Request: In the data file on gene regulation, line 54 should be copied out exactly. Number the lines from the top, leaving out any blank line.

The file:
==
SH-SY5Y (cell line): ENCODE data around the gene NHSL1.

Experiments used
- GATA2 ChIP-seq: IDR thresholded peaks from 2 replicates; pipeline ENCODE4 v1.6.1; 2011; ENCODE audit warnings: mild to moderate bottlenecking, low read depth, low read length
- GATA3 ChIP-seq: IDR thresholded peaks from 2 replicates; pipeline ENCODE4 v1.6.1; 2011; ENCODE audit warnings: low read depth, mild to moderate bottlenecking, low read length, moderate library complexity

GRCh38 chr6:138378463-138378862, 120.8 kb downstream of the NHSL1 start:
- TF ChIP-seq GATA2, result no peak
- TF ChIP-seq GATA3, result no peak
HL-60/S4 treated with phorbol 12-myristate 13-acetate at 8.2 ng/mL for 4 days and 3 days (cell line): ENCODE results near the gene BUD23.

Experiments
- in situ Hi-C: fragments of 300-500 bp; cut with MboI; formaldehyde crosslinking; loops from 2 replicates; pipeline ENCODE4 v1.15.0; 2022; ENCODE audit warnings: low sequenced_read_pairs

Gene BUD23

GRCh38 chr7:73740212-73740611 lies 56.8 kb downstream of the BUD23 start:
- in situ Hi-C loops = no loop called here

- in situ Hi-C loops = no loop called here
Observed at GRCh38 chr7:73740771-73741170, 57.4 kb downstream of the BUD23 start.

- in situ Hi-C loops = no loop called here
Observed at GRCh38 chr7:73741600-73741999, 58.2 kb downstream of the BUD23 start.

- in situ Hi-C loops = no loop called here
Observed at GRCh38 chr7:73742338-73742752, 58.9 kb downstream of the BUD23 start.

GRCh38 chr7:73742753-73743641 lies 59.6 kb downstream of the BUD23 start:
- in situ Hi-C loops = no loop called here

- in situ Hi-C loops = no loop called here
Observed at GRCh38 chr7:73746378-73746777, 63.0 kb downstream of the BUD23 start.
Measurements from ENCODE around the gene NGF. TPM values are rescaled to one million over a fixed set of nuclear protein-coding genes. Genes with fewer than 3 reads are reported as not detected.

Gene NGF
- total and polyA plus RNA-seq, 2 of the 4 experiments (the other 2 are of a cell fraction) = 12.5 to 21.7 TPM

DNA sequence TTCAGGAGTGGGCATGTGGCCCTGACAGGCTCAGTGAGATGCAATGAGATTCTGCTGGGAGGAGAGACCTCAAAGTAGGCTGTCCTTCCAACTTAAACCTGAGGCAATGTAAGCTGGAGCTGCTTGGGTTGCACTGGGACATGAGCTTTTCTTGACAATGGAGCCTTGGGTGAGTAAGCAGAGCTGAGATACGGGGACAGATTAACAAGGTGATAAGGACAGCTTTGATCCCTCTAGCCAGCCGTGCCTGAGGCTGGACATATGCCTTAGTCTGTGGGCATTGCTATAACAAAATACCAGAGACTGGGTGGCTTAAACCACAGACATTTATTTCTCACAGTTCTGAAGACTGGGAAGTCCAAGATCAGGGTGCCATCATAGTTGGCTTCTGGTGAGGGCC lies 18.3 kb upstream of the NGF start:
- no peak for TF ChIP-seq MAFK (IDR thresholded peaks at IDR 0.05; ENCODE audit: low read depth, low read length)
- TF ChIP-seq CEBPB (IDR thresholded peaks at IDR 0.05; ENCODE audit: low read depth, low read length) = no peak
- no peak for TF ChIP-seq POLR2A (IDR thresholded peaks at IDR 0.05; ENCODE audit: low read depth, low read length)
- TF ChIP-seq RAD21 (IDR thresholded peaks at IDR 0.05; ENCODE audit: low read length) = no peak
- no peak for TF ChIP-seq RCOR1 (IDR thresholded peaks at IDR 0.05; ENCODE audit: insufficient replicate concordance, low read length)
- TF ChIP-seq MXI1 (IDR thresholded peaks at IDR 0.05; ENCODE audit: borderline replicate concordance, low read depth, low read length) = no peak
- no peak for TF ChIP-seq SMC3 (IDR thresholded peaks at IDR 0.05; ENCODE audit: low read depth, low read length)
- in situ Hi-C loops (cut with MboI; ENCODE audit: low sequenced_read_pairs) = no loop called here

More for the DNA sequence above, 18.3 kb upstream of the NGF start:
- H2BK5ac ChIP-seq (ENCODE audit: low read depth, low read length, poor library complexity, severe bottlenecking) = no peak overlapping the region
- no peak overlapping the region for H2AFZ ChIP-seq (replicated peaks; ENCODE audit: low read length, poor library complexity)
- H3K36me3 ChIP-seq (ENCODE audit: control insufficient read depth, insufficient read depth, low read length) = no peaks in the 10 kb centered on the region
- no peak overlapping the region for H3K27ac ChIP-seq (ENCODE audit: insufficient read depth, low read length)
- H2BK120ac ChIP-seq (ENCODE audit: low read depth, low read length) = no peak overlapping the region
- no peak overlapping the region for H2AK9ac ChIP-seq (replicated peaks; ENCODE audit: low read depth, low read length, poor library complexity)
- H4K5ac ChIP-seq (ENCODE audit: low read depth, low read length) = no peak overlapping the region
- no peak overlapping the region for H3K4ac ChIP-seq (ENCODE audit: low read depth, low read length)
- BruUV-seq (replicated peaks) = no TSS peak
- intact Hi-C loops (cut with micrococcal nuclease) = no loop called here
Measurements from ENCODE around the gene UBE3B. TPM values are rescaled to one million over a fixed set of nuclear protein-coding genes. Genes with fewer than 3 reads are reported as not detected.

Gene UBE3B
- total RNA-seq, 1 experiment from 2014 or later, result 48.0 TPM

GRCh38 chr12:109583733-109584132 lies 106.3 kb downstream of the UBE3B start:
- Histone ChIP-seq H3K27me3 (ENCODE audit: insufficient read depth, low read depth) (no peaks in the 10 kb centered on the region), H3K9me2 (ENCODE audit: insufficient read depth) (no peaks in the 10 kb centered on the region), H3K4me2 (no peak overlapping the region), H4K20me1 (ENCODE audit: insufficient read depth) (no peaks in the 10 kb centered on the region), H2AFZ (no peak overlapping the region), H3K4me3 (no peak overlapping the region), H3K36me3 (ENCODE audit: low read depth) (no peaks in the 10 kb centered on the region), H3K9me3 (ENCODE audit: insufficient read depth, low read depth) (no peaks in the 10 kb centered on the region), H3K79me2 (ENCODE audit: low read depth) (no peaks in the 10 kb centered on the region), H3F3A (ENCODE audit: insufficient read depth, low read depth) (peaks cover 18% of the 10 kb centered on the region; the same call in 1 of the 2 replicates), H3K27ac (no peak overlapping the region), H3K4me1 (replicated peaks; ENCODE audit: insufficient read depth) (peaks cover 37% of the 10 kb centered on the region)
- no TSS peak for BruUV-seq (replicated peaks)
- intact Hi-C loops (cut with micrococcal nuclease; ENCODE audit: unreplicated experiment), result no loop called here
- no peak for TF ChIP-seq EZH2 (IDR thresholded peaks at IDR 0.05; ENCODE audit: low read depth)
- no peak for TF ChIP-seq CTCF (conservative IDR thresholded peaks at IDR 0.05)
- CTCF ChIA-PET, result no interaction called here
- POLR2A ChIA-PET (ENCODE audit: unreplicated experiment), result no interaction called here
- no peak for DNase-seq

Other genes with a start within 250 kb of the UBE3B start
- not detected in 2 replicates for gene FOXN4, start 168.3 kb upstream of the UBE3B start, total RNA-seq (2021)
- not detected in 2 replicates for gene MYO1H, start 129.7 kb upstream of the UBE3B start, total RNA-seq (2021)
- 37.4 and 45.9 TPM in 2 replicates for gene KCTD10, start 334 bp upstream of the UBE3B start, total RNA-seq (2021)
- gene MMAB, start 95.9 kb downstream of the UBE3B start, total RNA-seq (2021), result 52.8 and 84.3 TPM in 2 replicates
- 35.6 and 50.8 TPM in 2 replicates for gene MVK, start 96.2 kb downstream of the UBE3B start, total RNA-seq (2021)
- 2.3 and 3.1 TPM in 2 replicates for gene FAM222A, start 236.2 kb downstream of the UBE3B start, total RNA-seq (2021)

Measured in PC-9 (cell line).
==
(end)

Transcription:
- no peak for TF ChIP-seq EZH2 (IDR thresholded peaks at IDR 0.05; ENCODE audit: low read depth)